“The Sawx” also possessed one the most effective pitching staffs in the American League. Featuring Boo Ferris (40 G, 35 GS, 26 CG, 274 IP, 25-6, 3.25), Tex Hughson (20-11, 39 G, 35 GS, 21 CG, 278 IP, 20-11, 2.75), and Mickey Harris (17-9, 34 G, 30 GS, 15 CG, 236 IP, 17-9, 3.63), Boston pitching was both talented and deep.
The American League could boast of a Herculean performance by the Detroit Tigers’ Hank Greenberg in his first full season after the War. Smashing 44 home runs and recording 127 RBI, both major league highs, Greenberg enjoyed one of his most productive seasons. Hal Newhouser, the ace of Detroit’s 1945 champs, put together a stellar season against much tougher competition. “Prince Hal” dominated with a 25-9 record, along with 37 G, 34 GS, 29 CG, 293 IP, 275 K, and a major league-leading 1.94 ERA.
The New York Yankees featured a comeback by “The Yankee Clipper” Joe DiMaggio (20 2B, 3 3B, 25 HR, 95 RBI, .290), a fine all-around performance by teammate Charlie “King Kong” Keller (29 2B, 10 3B, 30 HR, 113 BB, 101 RBI), and a superior season on the hill by Spurgeon “Spud” Chandler (20-8, 34 G, 32 GS, 20 CG, 257 IP, 138 K, 2.10).
James “Mickey” Vernon of the Washington Senators captured the American League batting title with a.353 average. slamming 51 doubles to lead the Majors Bob “Rapid Robert” Feller of the Cleveland Indians enjoyed one of his best seasons (48 G, 42 GS, 36 CG, 371 IP, 26-15, 348 K, 10 SHO, 2.18). Nevertheless, their teams finished fourth (76-78) and sixth (68-86), respectively. Far below the .500 mark were Connie Mack’s cellar-dwelling Philadelphia Athletics (49-105), a whopping 55 games behind the Red Sox.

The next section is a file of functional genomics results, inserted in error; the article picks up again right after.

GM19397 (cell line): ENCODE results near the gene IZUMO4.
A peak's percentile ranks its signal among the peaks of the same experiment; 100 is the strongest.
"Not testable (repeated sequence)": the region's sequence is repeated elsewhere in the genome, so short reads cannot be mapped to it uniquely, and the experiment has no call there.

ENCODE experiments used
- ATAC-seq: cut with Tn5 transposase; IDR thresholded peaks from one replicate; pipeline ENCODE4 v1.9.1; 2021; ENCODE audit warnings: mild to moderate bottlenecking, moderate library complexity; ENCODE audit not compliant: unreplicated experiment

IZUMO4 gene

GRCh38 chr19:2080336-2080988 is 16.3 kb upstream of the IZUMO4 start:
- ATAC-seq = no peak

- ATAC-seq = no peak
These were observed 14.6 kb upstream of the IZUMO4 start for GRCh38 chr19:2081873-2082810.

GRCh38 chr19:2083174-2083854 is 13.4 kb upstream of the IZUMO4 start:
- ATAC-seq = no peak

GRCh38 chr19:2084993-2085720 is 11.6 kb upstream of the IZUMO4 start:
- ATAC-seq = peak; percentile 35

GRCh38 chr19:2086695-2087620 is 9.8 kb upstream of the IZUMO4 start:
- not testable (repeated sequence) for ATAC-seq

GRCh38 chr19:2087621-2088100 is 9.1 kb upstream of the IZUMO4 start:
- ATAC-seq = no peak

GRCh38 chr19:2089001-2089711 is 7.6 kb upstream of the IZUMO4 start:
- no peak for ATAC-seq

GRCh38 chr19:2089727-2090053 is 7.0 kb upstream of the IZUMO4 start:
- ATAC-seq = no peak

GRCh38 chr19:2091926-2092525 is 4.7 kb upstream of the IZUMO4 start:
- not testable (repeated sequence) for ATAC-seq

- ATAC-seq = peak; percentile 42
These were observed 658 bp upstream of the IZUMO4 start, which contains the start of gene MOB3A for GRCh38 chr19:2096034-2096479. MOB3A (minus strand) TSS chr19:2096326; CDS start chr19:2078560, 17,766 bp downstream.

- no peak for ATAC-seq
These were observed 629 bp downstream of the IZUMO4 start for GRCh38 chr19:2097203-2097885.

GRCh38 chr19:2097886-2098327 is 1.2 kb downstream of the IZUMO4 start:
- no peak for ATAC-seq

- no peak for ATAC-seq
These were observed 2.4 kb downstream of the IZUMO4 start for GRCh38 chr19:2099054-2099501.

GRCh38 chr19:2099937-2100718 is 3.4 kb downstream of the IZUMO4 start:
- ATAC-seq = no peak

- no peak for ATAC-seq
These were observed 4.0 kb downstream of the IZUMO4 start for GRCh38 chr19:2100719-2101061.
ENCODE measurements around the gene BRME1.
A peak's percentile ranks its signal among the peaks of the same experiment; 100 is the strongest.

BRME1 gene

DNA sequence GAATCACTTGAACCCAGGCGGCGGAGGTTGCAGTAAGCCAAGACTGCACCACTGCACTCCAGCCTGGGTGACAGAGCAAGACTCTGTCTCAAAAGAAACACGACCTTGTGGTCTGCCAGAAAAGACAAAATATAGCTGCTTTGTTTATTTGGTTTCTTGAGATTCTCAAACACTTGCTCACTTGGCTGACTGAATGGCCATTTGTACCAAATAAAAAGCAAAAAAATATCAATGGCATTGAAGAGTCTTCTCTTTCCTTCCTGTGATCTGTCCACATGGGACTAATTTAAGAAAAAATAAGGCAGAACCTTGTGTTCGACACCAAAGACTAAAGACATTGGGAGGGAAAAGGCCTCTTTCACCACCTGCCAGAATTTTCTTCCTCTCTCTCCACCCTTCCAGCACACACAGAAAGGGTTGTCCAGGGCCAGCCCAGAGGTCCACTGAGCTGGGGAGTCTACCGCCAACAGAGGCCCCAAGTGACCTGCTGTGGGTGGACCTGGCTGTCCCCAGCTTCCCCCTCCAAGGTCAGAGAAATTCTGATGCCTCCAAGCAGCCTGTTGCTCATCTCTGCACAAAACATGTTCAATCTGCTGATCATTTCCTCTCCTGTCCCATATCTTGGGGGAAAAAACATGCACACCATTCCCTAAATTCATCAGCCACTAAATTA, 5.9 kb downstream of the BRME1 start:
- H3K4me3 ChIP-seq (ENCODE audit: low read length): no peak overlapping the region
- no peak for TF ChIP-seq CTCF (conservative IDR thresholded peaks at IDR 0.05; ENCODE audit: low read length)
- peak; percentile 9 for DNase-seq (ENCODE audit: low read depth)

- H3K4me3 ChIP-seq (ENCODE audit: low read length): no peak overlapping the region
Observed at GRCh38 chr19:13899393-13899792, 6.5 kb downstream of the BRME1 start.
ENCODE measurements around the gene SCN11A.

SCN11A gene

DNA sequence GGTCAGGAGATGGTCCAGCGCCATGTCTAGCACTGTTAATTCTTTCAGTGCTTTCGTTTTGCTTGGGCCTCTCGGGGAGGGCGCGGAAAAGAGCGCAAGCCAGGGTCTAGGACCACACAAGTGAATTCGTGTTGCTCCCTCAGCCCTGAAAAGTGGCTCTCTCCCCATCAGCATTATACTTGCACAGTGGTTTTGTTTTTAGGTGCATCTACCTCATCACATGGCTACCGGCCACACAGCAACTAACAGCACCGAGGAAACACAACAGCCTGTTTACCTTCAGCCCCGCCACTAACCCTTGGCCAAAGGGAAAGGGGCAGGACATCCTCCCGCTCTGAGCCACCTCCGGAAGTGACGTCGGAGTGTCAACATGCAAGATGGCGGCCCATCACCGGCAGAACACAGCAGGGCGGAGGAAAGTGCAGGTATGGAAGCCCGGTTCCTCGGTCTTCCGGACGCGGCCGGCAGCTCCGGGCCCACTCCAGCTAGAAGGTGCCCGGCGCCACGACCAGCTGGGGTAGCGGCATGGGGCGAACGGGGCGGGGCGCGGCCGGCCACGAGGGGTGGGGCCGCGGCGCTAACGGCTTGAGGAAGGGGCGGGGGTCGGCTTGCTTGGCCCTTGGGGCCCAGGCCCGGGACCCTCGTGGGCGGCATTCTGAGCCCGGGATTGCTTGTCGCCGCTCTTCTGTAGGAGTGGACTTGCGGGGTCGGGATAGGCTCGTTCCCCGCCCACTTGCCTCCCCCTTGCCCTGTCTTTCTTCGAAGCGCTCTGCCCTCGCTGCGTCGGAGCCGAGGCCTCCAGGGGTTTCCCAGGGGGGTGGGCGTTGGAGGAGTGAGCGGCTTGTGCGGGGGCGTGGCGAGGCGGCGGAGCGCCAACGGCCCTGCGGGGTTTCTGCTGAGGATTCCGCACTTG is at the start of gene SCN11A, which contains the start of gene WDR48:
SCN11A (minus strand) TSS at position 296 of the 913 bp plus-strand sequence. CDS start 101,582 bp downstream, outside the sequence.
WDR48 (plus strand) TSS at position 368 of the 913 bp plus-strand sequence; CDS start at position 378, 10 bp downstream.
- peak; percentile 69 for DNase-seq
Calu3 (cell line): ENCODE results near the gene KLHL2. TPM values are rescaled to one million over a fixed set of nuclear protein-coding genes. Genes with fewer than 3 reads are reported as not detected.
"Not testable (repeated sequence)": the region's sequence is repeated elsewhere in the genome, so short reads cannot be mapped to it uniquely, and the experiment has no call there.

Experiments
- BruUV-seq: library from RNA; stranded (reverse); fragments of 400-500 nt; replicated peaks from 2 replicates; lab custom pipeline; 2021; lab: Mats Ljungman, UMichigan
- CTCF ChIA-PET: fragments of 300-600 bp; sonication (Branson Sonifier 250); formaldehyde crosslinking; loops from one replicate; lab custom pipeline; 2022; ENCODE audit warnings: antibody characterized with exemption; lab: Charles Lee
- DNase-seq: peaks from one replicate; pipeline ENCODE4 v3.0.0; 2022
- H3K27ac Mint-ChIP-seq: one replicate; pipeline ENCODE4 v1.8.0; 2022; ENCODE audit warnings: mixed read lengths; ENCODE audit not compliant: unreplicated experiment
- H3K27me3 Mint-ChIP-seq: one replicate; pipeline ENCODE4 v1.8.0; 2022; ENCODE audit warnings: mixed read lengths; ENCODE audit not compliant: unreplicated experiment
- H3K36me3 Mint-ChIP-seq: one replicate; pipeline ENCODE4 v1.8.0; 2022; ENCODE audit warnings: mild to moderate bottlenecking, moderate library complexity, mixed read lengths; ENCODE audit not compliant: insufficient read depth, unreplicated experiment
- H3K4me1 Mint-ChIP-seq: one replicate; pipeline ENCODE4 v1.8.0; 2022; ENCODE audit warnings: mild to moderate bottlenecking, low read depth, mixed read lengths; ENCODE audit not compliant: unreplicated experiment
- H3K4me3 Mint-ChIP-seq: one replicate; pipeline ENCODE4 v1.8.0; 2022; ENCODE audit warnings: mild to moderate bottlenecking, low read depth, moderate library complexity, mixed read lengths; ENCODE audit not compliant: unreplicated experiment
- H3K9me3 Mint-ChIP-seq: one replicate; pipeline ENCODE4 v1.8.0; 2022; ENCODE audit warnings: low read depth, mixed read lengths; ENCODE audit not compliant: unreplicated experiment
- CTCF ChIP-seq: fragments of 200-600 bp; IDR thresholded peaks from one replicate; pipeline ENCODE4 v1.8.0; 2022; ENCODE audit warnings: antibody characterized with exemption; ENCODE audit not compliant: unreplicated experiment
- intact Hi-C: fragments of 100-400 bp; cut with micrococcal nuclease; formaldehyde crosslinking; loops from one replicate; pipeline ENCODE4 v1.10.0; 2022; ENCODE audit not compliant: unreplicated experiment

The National League provided drama for baseball fans, with the St. Louis Cardinals and the Brooklyn Dodgers slugging it out in a pennant race that might not have happened. Not only did the Red Birds lose two stalwart pitchers—Mort Cooper to the Boston Braves and Max Lanier to the Mexican League--but manager Billy Southworth, who had led St. Louis to two World Series championships during the War (1942 and 1944), flew the coup to join Cooper in Beantown. Further, Whitey Kurowski, Enos Slaughter, and Stan Musial were close to joining Max Lanier South of the Border before they backed off and remained in St. Louis.
In a season similar to 1942, the Dodgers charged into the lead, only to see the Cardinals mount a late stretch-run to end the season in a flat-footed tie with Brooklyn (each team finishing at 96-58), forcing an unprecedented three-game playoff to determine the National League’s representative in the World Series. The Cards took two straight games from the Bums to claim the pennant.
MVP Stan “The Man” Musial put together an historic season, as he scored 124 runs, recorded 228 hits, slammed 50 doubles, legged-out 20 triples, blasted 16 home runs, and knocked in 103 runs, while batting .365 to lead the Major Leagues and slugging .587 to lead the National League. Assisting Musial were George “Whitey” Kurowski (32 2B, 14 HR, 89 RBI, .301) and Enos “Country” Slaughter (30 2B, 18 HR, 130 RBI, .300). Musial’s 366 total bases were 83 more than National League runner-up Slaughter collected.